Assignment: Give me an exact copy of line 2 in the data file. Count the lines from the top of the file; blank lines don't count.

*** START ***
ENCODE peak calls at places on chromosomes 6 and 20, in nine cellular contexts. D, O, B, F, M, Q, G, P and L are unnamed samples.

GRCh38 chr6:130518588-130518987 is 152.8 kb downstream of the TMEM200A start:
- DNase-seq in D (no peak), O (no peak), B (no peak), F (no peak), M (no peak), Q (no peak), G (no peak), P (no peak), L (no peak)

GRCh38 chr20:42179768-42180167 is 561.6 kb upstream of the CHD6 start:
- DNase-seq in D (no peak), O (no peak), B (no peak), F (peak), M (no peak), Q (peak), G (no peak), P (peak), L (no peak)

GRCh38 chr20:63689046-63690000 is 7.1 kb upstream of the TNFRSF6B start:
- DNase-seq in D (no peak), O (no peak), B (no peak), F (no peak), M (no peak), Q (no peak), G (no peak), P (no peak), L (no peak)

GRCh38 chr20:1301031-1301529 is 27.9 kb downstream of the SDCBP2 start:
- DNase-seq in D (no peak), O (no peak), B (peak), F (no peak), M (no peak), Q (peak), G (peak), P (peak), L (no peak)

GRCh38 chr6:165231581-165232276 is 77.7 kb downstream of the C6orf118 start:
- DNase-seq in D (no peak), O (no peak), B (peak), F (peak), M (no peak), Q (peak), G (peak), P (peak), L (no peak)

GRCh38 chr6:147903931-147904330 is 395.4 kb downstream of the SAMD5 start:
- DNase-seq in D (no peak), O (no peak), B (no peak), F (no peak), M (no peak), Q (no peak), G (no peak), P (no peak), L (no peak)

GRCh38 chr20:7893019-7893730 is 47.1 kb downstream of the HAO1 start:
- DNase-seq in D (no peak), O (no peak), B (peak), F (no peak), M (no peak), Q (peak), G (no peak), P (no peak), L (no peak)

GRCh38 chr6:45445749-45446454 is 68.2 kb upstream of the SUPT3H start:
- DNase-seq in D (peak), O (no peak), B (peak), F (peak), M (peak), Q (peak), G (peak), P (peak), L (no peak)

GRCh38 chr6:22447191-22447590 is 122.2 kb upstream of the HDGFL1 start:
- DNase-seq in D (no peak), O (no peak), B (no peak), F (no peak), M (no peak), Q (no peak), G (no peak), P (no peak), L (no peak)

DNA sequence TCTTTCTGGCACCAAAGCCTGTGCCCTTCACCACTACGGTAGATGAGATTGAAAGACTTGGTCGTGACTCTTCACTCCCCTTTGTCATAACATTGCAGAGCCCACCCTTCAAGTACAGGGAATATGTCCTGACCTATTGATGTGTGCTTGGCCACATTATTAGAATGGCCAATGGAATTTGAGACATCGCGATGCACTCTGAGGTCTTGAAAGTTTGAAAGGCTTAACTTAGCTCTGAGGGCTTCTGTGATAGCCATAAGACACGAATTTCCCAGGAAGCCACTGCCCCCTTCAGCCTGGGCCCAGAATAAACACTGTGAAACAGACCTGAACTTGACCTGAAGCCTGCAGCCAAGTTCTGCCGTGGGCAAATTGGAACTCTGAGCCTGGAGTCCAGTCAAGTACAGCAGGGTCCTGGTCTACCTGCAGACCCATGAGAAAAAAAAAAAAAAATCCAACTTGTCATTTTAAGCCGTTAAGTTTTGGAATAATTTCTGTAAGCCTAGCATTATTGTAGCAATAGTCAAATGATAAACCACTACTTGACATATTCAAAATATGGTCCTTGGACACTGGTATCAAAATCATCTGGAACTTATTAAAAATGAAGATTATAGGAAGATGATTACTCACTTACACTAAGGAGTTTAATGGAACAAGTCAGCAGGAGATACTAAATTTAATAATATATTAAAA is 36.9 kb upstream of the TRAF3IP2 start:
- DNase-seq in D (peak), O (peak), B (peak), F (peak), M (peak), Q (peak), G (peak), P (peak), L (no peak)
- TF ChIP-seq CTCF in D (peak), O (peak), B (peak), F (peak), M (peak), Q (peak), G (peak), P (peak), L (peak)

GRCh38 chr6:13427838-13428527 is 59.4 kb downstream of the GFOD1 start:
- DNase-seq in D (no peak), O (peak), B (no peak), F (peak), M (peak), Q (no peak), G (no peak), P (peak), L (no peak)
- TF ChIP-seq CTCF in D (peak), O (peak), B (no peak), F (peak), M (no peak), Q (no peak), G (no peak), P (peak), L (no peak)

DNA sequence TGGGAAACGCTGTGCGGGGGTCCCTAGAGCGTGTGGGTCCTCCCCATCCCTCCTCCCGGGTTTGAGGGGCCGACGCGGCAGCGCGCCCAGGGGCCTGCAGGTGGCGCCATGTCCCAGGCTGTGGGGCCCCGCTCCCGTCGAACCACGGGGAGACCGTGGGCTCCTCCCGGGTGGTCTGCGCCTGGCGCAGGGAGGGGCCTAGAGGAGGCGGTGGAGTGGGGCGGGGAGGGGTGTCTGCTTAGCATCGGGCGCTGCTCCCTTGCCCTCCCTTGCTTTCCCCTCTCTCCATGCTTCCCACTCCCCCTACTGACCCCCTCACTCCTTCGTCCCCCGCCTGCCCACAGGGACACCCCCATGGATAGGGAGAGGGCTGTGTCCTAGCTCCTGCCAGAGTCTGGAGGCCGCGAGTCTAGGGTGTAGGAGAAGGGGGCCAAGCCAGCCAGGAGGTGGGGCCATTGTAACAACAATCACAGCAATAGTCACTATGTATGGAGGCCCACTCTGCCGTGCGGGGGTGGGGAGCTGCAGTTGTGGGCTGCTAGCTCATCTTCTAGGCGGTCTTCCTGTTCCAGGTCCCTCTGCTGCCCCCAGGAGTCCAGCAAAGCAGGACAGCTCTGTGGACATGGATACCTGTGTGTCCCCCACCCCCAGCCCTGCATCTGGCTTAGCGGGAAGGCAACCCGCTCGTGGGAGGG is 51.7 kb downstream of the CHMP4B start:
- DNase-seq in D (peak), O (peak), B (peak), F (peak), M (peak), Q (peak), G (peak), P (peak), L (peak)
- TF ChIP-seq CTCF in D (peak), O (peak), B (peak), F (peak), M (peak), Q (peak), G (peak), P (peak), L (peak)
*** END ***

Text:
GRCh38 chr6:130518588-130518987 is 152.8 kb downstream of the TMEM200A start: